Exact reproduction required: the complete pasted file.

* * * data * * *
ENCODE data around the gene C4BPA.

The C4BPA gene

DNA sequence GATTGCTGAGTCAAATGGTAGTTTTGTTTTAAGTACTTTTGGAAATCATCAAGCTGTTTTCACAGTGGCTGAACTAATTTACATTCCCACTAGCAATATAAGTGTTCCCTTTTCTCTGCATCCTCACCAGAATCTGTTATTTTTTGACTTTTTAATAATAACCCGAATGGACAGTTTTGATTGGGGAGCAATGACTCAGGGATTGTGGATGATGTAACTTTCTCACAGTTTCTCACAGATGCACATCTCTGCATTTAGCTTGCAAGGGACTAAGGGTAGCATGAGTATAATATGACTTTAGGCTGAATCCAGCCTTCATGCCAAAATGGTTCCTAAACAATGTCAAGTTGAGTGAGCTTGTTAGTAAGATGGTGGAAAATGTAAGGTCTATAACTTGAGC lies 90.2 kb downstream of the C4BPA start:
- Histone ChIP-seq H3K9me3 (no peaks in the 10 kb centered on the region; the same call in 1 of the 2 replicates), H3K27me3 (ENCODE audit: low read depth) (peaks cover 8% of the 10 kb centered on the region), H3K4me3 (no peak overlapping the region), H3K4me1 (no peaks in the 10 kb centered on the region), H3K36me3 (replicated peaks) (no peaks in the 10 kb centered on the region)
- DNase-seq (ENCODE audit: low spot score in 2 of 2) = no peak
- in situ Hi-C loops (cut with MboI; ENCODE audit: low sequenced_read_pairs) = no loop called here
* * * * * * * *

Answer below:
ENCODE data around the gene C4BPA.

The C4BPA gene

DNA sequence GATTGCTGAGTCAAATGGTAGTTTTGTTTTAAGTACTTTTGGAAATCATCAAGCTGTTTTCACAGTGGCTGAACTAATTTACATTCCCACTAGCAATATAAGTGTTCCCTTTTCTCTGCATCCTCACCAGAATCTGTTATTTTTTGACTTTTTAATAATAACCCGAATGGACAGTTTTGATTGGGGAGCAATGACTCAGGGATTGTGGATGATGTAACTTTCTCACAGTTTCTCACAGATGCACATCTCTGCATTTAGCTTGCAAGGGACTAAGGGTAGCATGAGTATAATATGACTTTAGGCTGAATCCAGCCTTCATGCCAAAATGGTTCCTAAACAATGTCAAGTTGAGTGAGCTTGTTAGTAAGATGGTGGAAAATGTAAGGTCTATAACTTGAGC lies 90.2 kb downstream of the C4BPA start:
- Histone ChIP-seq H3K9me3 (no peaks in the 10 kb centered on the region; the same call in 1 of the 2 replicates), H3K27me3 (ENCODE audit: low read depth) (peaks cover 8% of the 10 kb centered on the region), H3K4me3 (no peak overlapping the region), H3K4me1 (no peaks in the 10 kb centered on the region), H3K36me3 (replicated peaks) (no peaks in the 10 kb centered on the region)
- DNase-seq (ENCODE audit: low spot score in 2 of 2) = no peak
- in situ Hi-C loops (cut with MboI; ENCODE audit: low sequenced_read_pairs) = no loop called here